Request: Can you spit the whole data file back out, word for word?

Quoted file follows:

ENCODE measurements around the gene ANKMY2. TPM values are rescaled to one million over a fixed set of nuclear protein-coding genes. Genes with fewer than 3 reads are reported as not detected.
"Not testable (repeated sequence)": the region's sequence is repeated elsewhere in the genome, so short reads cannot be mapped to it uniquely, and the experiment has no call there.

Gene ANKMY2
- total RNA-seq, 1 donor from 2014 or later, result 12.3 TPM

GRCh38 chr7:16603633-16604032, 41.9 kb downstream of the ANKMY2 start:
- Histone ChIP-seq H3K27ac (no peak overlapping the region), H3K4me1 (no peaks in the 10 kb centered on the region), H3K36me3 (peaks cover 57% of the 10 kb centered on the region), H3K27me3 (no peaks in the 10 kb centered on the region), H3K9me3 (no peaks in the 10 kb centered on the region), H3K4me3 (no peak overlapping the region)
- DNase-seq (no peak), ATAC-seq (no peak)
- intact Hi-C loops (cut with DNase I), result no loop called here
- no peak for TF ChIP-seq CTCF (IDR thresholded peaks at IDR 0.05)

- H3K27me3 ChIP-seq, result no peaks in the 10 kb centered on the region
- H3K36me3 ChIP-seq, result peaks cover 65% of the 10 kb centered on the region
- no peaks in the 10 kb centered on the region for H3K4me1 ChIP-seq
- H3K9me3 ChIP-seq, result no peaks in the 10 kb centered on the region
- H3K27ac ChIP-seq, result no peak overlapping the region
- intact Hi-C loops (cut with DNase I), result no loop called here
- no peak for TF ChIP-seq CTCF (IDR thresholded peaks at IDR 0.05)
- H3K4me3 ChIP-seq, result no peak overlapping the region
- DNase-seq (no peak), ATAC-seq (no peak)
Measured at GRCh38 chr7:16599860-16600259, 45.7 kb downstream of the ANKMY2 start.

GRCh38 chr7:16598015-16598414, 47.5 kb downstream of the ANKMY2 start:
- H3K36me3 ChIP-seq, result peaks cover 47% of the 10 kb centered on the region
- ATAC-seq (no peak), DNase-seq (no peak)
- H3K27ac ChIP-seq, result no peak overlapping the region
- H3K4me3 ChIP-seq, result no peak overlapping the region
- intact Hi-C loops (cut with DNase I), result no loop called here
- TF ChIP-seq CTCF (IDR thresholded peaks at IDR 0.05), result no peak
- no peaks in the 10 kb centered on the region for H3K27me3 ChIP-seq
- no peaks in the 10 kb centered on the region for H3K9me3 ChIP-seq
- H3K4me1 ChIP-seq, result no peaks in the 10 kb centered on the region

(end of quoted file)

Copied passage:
ENCODE measurements around the gene ANKMY2. TPM values are rescaled to one million over a fixed set of nuclear protein-coding genes. Genes with fewer than 3 reads are reported as not detected.
"Not testable (repeated sequence)": the region's sequence is repeated elsewhere in the genome, so short reads cannot be mapped to it uniquely, and the experiment has no call there.

Gene ANKMY2
- total RNA-seq, 1 donor from 2014 or later, result 12.3 TPM

GRCh38 chr7:16603633-16604032, 41.9 kb downstream of the ANKMY2 start:
- Histone ChIP-seq H3K27ac (no peak overlapping the region), H3K4me1 (no peaks in the 10 kb centered on the region), H3K36me3 (peaks cover 57% of the 10 kb centered on the region), H3K27me3 (no peaks in the 10 kb centered on the region), H3K9me3 (no peaks in the 10 kb centered on the region), H3K4me3 (no peak overlapping the region)
- DNase-seq (no peak), ATAC-seq (no peak)
- intact Hi-C loops (cut with DNase I), result no loop called here
- no peak for TF ChIP-seq CTCF (IDR thresholded peaks at IDR 0.05)

- H3K27me3 ChIP-seq, result no peaks in the 10 kb centered on the region
- H3K36me3 ChIP-seq, result peaks cover 65% of the 10 kb centered on the region
- no peaks in the 10 kb centered on the region for H3K4me1 ChIP-seq
- H3K9me3 ChIP-seq, result no peaks in the 10 kb centered on the region
- H3K27ac ChIP-seq, result no peak overlapping the region
- intact Hi-C loops (cut with DNase I), result no loop called here
- no peak for TF ChIP-seq CTCF (IDR thresholded peaks at IDR 0.05)
- H3K4me3 ChIP-seq, result no peak overlapping the region
- DNase-seq (no peak), ATAC-seq (no peak)
Measured at GRCh38 chr7:16599860-16600259, 45.7 kb downstream of the ANKMY2 start.

GRCh38 chr7:16598015-16598414, 47.5 kb downstream of the ANKMY2 start:
- H3K36me3 ChIP-seq, result peaks cover 47% of the 10 kb centered on the region
- ATAC-seq (no peak), DNase-seq (no peak)
- H3K27ac ChIP-seq, result no peak overlapping the region
- H3K4me3 ChIP-seq, result no peak overlapping the region
- intact Hi-C loops (cut with DNase I), result no loop called here
- TF ChIP-seq CTCF (IDR thresholded peaks at IDR 0.05), result no peak
- no peaks in the 10 kb centered on the region for H3K27me3 ChIP-seq
- no peaks in the 10 kb centered on the region for H3K9me3 ChIP-seq
- H3K4me1 ChIP-seq, result no peaks in the 10 kb centered on the region